Nothing is more frustrating than going to log into your device and finding out that you either cannot access it or that files you thought were there have been wiped. Unfortunately, this is the situation that many users of a specific device have recently gone through. Thanks to an unpatched vulnerability, users of Western Digital’s My Book network-attached storage device are suffering from lost files and lost account access stemming from remote access.
The Western Digital My Book NAS device gives users the ability to remotely access their files, even if the NAS device is secured with a firewall or router. Essentially it is a consumer-based external hard drive that you could potentially access from outside your home network. Bleeping Computer reports that some users cannot access their devices due to what appears to be a factory reset, and they received an “Invalid Password” notification upon login. Some users have tried using the default login credentials, too, but to no avail.
After a little digging on the users’ end, they discovered that their devices received a remote command to perform a factory reset. Bleeping Computer calls this attack an odd one as far as remote attacks go, mostly because the device targeted is secured behind a firewall and communications funnel through the My Book Live cloud servers. This has led some users to believe that the Western Digital servers were hacked, but it is odd that the extent of the damage is only deleted files rather than installed ransomware or other threats.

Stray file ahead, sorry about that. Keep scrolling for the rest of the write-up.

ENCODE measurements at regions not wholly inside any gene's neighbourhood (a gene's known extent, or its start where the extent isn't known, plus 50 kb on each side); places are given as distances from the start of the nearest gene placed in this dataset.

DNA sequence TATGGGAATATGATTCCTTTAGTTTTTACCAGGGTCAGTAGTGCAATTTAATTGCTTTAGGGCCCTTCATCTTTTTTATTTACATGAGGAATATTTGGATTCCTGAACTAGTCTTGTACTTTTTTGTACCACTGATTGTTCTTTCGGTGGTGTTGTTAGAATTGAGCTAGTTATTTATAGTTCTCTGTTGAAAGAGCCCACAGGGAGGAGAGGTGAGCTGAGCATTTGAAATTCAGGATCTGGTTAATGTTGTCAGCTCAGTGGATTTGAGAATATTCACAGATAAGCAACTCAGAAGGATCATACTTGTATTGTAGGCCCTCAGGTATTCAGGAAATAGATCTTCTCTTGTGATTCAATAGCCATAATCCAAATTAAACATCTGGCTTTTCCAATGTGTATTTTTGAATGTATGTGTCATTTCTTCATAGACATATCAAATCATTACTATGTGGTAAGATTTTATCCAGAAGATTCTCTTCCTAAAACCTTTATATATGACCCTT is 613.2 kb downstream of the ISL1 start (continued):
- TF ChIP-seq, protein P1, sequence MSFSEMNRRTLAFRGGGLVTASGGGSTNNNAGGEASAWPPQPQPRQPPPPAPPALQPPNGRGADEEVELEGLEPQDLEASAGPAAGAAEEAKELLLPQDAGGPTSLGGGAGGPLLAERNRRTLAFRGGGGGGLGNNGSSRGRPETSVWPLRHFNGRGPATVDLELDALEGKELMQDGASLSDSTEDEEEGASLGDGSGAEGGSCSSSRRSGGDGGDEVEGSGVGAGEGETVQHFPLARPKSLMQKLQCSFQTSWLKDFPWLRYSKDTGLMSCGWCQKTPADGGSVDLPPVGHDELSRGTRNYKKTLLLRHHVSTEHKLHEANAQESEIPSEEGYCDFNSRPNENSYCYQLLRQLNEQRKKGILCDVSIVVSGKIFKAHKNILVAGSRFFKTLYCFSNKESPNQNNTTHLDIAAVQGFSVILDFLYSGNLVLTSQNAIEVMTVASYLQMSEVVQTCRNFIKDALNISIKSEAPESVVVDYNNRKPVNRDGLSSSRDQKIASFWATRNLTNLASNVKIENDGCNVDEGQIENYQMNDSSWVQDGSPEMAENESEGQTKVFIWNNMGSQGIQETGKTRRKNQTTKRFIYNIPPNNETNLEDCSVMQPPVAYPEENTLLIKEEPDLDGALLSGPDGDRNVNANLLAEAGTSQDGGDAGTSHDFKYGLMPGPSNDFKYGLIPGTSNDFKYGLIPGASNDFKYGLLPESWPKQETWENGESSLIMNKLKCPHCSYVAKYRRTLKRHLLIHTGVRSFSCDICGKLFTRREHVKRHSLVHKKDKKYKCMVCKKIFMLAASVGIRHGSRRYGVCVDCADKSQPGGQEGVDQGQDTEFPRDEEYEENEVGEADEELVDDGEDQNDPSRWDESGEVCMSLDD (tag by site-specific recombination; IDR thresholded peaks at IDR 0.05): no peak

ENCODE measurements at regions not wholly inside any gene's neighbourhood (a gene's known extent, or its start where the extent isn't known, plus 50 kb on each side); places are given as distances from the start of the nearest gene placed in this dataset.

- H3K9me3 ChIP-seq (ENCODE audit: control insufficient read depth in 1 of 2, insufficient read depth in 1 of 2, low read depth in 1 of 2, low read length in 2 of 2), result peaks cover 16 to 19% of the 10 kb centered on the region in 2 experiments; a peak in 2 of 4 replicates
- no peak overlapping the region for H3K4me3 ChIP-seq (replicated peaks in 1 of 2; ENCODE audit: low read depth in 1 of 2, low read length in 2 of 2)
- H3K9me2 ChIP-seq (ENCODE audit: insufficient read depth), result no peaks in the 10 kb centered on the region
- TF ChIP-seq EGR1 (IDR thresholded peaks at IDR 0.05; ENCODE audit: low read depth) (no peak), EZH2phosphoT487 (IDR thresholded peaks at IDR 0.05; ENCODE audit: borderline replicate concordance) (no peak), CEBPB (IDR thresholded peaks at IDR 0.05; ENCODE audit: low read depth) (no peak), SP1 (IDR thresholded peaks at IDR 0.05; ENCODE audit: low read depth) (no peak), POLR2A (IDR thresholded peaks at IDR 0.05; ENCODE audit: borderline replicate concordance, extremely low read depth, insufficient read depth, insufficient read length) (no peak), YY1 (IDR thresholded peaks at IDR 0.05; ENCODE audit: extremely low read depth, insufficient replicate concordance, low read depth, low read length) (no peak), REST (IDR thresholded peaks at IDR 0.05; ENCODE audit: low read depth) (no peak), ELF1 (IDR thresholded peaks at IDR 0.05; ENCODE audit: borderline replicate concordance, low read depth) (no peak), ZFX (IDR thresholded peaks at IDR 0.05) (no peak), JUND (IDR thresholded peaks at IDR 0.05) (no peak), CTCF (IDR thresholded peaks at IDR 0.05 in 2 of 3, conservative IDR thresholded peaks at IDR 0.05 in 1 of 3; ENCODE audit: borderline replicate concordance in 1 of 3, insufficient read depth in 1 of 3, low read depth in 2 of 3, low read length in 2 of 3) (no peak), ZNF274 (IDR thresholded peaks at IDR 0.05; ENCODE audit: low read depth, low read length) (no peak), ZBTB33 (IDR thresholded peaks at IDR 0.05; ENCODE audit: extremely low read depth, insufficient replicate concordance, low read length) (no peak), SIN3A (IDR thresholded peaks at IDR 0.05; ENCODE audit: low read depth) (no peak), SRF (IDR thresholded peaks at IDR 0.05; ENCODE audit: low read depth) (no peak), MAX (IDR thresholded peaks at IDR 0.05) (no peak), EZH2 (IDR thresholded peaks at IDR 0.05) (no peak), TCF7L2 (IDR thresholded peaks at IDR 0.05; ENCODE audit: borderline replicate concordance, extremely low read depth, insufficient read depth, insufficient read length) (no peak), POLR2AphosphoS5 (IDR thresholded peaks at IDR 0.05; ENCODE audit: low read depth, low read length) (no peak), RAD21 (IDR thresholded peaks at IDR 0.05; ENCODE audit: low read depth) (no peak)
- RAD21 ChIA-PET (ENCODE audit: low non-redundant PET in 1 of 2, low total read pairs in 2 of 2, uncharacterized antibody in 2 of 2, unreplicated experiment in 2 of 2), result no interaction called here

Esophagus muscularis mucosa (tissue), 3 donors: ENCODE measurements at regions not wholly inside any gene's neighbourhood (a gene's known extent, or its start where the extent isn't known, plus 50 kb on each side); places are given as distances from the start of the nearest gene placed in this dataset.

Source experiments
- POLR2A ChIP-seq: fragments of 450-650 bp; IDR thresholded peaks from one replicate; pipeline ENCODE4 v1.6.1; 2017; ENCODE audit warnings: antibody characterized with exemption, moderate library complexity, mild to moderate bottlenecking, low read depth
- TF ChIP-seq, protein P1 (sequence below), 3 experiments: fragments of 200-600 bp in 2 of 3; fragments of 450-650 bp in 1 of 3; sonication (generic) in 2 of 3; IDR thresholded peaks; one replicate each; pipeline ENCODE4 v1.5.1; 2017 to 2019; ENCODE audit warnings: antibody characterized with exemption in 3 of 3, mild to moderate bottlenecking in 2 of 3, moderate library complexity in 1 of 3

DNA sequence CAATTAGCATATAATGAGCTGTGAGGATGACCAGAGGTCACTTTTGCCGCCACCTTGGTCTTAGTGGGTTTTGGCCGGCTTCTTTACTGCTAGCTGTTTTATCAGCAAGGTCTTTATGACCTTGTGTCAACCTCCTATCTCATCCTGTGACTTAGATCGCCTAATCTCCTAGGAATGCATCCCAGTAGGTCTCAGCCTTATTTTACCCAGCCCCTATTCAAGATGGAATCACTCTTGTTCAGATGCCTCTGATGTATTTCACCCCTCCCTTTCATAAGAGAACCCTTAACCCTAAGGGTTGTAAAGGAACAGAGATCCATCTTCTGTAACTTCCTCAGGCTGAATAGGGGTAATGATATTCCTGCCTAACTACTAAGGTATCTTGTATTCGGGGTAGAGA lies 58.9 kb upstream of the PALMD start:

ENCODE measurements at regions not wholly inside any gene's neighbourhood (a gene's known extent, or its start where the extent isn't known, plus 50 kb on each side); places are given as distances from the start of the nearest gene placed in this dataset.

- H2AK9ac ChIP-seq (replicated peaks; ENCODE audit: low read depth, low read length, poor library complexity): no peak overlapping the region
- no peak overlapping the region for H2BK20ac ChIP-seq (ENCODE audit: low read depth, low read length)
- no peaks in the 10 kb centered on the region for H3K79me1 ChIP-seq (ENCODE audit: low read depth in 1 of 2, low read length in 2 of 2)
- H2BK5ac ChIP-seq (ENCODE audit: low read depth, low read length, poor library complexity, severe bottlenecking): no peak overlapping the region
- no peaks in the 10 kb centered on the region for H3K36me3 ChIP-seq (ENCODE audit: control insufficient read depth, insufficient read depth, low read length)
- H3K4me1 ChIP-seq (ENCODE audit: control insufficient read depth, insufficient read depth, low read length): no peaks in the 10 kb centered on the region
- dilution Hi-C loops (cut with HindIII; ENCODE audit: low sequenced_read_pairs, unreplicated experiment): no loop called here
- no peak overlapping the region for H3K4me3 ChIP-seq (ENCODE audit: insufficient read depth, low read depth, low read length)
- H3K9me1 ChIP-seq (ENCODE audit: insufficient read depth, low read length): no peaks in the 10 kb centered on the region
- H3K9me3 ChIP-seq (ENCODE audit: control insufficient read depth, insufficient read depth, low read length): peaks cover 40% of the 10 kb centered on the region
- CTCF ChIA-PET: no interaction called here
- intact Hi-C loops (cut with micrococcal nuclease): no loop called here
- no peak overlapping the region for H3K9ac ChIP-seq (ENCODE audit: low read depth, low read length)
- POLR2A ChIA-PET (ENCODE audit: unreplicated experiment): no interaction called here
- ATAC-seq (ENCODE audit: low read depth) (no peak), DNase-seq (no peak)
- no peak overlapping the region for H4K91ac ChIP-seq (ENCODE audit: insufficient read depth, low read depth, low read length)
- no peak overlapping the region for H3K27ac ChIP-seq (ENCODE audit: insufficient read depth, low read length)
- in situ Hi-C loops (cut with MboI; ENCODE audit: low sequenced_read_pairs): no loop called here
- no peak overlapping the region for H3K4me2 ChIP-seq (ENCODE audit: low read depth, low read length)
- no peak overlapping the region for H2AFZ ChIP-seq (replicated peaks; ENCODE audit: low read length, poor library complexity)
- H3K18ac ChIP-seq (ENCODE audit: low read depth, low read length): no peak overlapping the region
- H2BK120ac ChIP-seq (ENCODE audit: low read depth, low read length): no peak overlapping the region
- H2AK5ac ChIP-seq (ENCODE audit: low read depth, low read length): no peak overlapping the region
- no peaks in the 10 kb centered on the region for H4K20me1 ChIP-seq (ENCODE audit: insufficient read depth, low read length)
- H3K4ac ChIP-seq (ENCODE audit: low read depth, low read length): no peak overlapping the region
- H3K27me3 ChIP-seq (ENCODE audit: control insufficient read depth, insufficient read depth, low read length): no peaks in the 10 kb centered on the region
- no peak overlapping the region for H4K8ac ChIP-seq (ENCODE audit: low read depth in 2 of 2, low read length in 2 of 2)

Although Western Digital is investigating the attack, Bleeping Computer does detail a statement issued by the company, stating the following:
- “If you own a WD My Book Live NAS device, Western Digital strongly recommends that you disconnect the device from the Internet. ‘At this time, we recommend you disconnect your My Book Live and My Book Live Duo from the Internet to protect your data on the device,’ Western Digital said in an advisory.”
These WD My Book Live Devices have not received updates since 2015, so vulnerabilities are not entirely unexpected. However, this is more or less a wakeup call for those who have been considering an upgrade for the device. In general, you don’t want to utilize devices that are not actively being supported by the manufacturer, as failing to receive said security updates could result in situations like the one we’ve detailed above. You should also make sure that you are deploying said updates as they are released, as not doing so is the equivalent of using unsupported technology solutions. Remember, it is your responsibility to protect your data!
It’s also imperative that you always store all of your important data on at least two separate devices, or even three for most businesses. Since the device in this case was an external hard drive, hopefully the majority of users were using it as a backup, but we’re afraid that isn’t always going to be the case. Don’t rely on a single drive to store your data!
Need a Hand with Updates and Maintenance?
If your business is ready to start taking its technology updates seriously, Jackson Thornton Technologies can help you deploy updates or potentially even upgrade to new hardware to minimize the odds of security issues arising. To learn more about how we can help you keep your infrastructure as secure as possible, give us a call at (334) 834-7660.